Explicit interactions of colour.
British artist Helen Beard takes on fluid lines, sensual shapes and vivid colours to celebrate humanity’s most intimate pleasures. Her erotic landscapes go beyond associations of gender and race to embody diversity and equality. Following university studies at the Bournemouth & Poole College of Arts and Design, Beard went on to build a long-lasting career in the film industry. Fifteen years of professional expertise inform her artistic production, where she appreciates precision in her pictorial executions. Although there are frequent depictions of genitalia, from close-crops to wider shots, she puts primary attention to generating a sense of connection between subjects and viewers. The interaction of bodies displayed on her canvases is meant to arouse no more erotic desire than emphatic interaction. Besides painting, the artist is also engaged in making collage, sculpture and needlepoint. Tapestry holds a personal connection to her grandmother, from which she learnt this traditionally female and meditative pursuit. It is a therapeutic process Beard finds enjoyable despite its time-consuming nature. The artist is graphically minded and unapologetically open about female desire. Her work, which lends itself nicely to digital sharing, has often encountered pushbacks from social media platforms like Instagram due to their restrictive guidelines. Looking ahead, Beard finds excitement in experimenting more with maquettes as well as text. She’s also focused on finding alternative ways of transferring her stylistic signature to sculpture and expanding the provocative qualities of her work within different cultural settings.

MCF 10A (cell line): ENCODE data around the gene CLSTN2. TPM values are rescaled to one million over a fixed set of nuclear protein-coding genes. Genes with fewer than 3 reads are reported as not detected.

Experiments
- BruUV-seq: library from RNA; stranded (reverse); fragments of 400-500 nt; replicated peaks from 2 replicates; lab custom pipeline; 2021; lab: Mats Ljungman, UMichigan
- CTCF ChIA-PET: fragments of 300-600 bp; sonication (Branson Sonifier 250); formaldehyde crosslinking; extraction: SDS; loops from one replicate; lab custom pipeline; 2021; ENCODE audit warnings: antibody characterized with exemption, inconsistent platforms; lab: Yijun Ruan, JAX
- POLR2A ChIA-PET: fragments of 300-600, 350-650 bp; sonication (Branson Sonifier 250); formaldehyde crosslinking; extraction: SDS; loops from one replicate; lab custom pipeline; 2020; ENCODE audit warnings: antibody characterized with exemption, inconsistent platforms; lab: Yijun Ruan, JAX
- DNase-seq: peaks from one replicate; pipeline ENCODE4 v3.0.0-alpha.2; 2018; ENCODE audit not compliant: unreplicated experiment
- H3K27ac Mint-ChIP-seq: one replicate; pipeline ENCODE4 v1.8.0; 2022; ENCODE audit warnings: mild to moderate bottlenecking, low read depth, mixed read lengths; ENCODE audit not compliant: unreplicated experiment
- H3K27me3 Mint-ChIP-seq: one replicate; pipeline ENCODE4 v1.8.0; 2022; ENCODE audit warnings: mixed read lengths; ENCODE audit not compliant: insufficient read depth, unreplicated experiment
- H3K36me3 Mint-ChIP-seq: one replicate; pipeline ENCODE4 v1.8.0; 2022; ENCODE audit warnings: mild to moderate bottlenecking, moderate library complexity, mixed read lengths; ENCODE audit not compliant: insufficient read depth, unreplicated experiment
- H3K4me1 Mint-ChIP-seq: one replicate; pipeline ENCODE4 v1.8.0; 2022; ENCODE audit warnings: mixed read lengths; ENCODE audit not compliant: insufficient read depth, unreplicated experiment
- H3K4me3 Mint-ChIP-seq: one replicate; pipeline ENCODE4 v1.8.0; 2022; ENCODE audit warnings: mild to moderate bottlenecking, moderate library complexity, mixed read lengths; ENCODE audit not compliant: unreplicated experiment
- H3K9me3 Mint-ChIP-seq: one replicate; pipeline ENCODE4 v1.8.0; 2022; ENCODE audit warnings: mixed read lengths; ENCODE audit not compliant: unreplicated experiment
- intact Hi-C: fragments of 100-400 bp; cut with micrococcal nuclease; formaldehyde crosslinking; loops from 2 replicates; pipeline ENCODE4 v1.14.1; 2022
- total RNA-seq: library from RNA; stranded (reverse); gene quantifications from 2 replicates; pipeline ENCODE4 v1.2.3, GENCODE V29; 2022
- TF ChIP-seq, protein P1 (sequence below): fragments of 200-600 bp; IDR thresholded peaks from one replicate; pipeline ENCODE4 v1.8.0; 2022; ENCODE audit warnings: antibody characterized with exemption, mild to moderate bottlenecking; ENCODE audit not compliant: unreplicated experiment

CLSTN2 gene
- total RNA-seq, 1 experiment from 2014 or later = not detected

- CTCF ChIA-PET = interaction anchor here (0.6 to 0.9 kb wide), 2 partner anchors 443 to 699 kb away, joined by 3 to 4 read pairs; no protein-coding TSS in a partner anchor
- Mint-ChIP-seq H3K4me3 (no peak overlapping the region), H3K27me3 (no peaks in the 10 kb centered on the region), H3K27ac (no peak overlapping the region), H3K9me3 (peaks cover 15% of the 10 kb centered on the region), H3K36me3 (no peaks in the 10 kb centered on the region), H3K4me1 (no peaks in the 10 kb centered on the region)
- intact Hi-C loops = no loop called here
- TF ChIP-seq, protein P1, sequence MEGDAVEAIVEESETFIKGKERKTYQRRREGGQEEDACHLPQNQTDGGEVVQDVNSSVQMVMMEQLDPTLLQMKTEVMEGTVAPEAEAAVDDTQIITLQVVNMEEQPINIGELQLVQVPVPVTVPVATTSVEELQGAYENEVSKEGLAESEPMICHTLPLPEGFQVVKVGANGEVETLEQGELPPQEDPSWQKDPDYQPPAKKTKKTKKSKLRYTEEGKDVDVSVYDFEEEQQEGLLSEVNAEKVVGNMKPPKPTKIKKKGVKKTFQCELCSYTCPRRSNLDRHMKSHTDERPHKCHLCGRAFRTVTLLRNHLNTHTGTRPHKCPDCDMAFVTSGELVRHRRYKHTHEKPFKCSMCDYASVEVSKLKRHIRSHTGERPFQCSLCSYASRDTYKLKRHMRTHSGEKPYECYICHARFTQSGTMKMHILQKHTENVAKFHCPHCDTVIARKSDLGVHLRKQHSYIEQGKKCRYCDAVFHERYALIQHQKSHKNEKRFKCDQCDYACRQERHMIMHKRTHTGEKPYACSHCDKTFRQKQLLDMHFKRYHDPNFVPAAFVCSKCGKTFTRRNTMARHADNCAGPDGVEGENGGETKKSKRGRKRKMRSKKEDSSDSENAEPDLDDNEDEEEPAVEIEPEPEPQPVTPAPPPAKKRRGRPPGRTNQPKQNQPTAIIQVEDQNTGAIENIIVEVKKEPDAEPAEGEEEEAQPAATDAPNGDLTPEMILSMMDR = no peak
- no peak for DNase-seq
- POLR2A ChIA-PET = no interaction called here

When discussing your background, you bring up a critical issue, that of class inequality with regards to access to the arts. Could you elaborate on how you were able to persevere and pursue a creative career without financial backing from your family?
I was lucky! I managed to get a free arts education right before the introduction of student loans. Coming from a background where art isn’t even considered as something you can do for a living is always hard. With the prospect of an incredible amount of debt, and it is easy to understand how untenable it becomes for working-class kids to study in this field. This has had and will continue to have a big impact on diversity within the arts.
What is one element of your artistic practice that parallels the projects you undertook as an artistic director in the film industry?
I was assistant to a production designer and then a wardrobe mistress in the film industry for most of my commercial career. They put great emphasis on perfection and it had a parallel influence on my paintings. I am meticulous about keeping the surfaces clean and perfect!
Your compositions include almost seamless transitions from one color or shape to the next – it’s intriguing to visualise it’s achieved with a paintbrush, as it’s very graphic! To what extent do you feel that your background on the topic informs the way you paint?
I studied graphic design, and the art that I most admired as a young woman was always very graphic: people like Patrick Caulfield, Gary Hume and Michael Craig-Martin. I guess I am graphically minded, I think mostly about shape and form and colour when painting.
You have mentioned your process starts by sketching, often based on pornographic stills facilitating your study of angles, bodies and positions. Are genitals not an afterthought, but the focal point of your paintings? During the preparatory stage, do you attend to them first?
Sketching the angles, bodies and positions is important, but the thing I am most trying to achieve is a sense of connection – a feeling suggested by forms and colours’ interactions. Body parts, genitalia or not, are irrelevant.
The color palette of your canvases is rich and harmonious. One constant is that you avoid fleshy tones. What is the reason behind the effort to disassociate your nudes from skin color? Do you think it helps universalize the viewing experience?